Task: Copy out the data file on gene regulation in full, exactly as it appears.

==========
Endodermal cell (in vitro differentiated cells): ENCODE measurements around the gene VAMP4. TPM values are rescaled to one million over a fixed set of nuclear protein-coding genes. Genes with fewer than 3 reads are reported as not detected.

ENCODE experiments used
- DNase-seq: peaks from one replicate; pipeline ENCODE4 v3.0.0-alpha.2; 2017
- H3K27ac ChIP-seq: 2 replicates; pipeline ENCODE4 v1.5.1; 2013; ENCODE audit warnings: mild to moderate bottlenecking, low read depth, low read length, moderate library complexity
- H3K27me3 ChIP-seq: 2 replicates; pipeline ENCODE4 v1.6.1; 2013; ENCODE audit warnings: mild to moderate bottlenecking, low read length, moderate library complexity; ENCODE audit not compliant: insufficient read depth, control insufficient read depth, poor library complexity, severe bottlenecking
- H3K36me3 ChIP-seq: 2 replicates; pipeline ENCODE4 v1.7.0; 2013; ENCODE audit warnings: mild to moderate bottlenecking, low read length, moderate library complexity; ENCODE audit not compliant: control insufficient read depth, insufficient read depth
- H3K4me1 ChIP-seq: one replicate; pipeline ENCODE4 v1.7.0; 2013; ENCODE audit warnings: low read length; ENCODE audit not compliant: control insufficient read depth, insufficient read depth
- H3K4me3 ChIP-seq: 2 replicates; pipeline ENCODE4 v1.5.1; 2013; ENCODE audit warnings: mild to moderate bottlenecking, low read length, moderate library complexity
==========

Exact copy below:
Endodermal cell (in vitro differentiated cells): ENCODE measurements around the gene VAMP4. TPM values are rescaled to one million over a fixed set of nuclear protein-coding genes. Genes with fewer than 3 reads are reported as not detected.

ENCODE experiments used
- DNase-seq: peaks from one replicate; pipeline ENCODE4 v3.0.0-alpha.2; 2017
- H3K27ac ChIP-seq: 2 replicates; pipeline ENCODE4 v1.5.1; 2013; ENCODE audit warnings: mild to moderate bottlenecking, low read depth, low read length, moderate library complexity
- H3K27me3 ChIP-seq: 2 replicates; pipeline ENCODE4 v1.6.1; 2013; ENCODE audit warnings: mild to moderate bottlenecking, low read length, moderate library complexity; ENCODE audit not compliant: insufficient read depth, control insufficient read depth, poor library complexity, severe bottlenecking
- H3K36me3 ChIP-seq: 2 replicates; pipeline ENCODE4 v1.7.0; 2013; ENCODE audit warnings: mild to moderate bottlenecking, low read length, moderate library complexity; ENCODE audit not compliant: control insufficient read depth, insufficient read depth
- H3K4me1 ChIP-seq: one replicate; pipeline ENCODE4 v1.7.0; 2013; ENCODE audit warnings: low read length; ENCODE audit not compliant: control insufficient read depth, insufficient read depth
- H3K4me3 ChIP-seq: 2 replicates; pipeline ENCODE4 v1.5.1; 2013; ENCODE audit warnings: mild to moderate bottlenecking, low read length, moderate library complexity